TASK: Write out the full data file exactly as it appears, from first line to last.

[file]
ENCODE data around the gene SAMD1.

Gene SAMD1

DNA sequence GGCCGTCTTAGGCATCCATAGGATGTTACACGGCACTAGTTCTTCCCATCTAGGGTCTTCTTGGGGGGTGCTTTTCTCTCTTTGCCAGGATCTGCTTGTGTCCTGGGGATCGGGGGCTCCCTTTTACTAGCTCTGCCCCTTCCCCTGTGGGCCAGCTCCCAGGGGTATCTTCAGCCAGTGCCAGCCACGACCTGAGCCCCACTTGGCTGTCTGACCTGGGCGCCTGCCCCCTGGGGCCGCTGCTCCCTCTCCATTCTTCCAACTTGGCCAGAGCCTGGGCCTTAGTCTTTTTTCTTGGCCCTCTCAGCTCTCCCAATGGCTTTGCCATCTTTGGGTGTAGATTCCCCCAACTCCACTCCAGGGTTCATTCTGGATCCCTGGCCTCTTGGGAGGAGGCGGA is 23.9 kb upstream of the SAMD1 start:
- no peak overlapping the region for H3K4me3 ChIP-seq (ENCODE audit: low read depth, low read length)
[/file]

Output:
ENCODE data around the gene SAMD1.

Gene SAMD1

DNA sequence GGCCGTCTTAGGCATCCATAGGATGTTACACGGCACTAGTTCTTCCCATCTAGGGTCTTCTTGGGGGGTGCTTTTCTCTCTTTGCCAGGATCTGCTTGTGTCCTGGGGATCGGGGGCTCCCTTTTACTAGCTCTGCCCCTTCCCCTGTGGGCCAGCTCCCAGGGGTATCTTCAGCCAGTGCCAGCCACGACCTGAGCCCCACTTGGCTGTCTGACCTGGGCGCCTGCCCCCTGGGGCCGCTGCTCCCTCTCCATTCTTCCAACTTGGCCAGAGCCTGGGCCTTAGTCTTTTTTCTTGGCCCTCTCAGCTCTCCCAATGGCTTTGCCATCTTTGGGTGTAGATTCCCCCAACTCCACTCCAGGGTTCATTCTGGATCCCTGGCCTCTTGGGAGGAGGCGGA is 23.9 kb upstream of the SAMD1 start:
- no peak overlapping the region for H3K4me3 ChIP-seq (ENCODE audit: low read depth, low read length)